ENKIDU SLAYS HUWAWA
As Huwawa loomed, the men from Uruk began to panic in the depressing knowledge that there simply was no way they could escape the clutches of this metallic beast. Just then, there was a sound of an approaching chopper and seconds later a message appeared on Gilgamesh’s timepiece. Alerted by the vibration of the wrist-strapped chronometer, Gilgamesh hastily brought his hand to the side of his head and read the text. It was Shamash. “Down from the skies spoke Divine Shamash,” The Epic of Gilgamesh says. The message read, “Do not try to escape; instead, draw near Huwawa. You can take him on with the weapons in your possession.”
Enkidu and Gilgamesh immediately sprang to their feet, but were unable to venture just one step forward so terror-struck were they by the mechanical creature that leisurely approached. As the two hesitated, Shamash’s chopper swooped low and “raised a host of swirling winds which beat against the eyes of Huwawa”. There and then, “the radiant beams vanished, the brilliance became clouded”. But the dreaded monster was still trudging forward anyway, so determined was he to terminate the daring Earthlings.
Once again, Shamash texted a tremulous Gilgamesh. “Do not run,” he urged. “Let Huwawa come near you, then throw the dust at his face”. This dust was not ordinary dust: it was a special-purpose, neutralising powder that Shamash had provided Gilgamesh with at the outset of his journey.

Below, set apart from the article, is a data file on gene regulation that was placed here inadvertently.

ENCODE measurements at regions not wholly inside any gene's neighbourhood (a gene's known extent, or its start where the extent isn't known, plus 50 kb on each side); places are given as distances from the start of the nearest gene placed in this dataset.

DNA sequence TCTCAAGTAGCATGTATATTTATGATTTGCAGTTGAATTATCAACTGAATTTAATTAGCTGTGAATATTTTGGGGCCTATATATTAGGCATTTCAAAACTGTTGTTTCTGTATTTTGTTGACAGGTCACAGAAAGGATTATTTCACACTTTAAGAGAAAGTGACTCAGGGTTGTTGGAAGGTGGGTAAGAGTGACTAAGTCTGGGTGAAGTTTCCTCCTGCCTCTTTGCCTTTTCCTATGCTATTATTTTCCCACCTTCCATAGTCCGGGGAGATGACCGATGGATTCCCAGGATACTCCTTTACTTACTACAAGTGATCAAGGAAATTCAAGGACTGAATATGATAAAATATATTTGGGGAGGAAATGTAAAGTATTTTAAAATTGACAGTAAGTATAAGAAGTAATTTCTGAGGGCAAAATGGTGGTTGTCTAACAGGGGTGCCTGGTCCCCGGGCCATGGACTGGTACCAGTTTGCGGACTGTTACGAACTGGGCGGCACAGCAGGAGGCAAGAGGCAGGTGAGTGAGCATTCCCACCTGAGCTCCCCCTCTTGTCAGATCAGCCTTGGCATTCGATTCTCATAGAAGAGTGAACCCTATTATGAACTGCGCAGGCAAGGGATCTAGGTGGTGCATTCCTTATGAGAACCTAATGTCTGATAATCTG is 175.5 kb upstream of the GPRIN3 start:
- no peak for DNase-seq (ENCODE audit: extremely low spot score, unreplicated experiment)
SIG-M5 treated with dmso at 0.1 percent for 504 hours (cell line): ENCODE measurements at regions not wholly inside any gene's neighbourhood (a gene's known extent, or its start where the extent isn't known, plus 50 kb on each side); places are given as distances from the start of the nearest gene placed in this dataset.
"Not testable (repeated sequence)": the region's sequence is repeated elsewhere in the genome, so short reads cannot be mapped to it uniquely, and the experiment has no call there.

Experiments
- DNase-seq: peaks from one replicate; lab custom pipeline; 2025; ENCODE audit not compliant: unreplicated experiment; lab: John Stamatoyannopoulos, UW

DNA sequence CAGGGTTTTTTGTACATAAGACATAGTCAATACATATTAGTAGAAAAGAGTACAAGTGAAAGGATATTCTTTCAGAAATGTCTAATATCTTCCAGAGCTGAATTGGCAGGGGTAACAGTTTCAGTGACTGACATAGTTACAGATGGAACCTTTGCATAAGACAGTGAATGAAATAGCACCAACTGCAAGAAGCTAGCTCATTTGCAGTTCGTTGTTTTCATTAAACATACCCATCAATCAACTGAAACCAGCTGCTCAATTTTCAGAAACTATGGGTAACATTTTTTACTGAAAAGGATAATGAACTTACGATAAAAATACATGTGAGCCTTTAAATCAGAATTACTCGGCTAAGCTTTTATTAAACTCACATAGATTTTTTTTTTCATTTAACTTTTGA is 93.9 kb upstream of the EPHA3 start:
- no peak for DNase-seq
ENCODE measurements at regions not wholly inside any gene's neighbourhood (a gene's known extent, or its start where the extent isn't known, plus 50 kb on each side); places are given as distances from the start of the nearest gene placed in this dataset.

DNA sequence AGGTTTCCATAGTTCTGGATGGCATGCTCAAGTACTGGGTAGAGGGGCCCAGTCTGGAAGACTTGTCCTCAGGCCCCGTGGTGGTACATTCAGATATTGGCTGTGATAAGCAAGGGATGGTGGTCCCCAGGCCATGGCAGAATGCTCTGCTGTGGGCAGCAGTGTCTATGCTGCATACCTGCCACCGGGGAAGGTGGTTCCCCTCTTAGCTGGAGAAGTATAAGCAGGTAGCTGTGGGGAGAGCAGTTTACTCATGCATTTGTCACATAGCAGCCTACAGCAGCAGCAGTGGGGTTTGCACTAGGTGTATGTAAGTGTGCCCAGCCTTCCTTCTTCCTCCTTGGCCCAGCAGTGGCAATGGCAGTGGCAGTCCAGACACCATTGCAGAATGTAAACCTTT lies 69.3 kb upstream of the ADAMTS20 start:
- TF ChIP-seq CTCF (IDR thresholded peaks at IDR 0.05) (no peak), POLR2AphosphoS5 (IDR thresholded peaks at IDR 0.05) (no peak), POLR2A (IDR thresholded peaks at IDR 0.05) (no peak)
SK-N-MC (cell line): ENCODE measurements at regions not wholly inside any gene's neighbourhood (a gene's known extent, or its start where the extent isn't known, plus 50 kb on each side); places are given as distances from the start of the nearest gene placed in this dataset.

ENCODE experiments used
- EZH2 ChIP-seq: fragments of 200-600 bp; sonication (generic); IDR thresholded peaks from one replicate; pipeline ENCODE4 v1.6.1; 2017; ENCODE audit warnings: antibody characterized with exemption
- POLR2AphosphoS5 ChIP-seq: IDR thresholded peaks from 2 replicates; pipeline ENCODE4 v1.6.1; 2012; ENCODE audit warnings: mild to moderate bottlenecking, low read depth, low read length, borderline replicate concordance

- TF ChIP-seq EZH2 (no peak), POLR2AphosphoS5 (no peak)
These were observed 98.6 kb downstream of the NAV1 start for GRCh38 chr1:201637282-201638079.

Ferreting in his pockets, Gilgamesh produced the powder, moved two to three steps closer to Huwawa, and flung the chemical into his nondescript face. The effect was instantaneous: Huwawa stood rooted in one place, as if he had been switched off, whereupon Gilgamesh gleefully observed to Enkidu, “He is unable to move forward, nor is he able to move back.” But the great machine monster had not given up the ghost yet.
Once again, he spoke up, this time imploringly, beseeching Gilgamesh to spare his life in exchange for any amount of the seemingly priceless cedars he’d love to get his hands on. Enkidu cautioned Gilgamesh to be wary that he was sweet-talked into docility by the wily monster. "Finish him off, slay him!" Enkidu hollered out at Gilgamesh. Noting that Gilgamesh was scrupling, as if it was a blood-and-flesh being he confronted, Enkidu reached for an axe, edged forward, and struck Huwawa not once but several times. The monster toppled over, landing with a thud that “for two leagues (about 10 km) the cedars resounded with”. The legendary robotic beast was no more.
In Zambia’s most widely spoken language, Bemba, uwawa means “One who has fallen (from a pedestal of some sort)”. The related term Iciwa, meaning “The Fallen Fiend” refers to a ghost, a demon, an apparition, or a vampire. Clearly, it was the fall of Huwawa at the hands of Enkidu that informed these terms.
GILGAMESH RILES INANNA
Now that the monster that was the most daunting barrier to the Abode of the Gods had perished, Gilgamesh and Enkidu decided to toast to their triumph by indulging in some revelry of sorts. But before they did that, they thought they needed to placate the gods, who had fashioned Huwawa, by according him their own improvisation of a hero’s send-off first thing in the morning. “Lest the gods be filled with fury at them, they set up an eternal memorial,” The Epic of Gilgamesh says. “The comrades cut down one of the cedar trees, made poles of it, and formed of them a raft with a cabin on it. In the cabin, they put the head of Huwawa and pushed the raft down a stream so that the Euphrates carries it to Nippur.”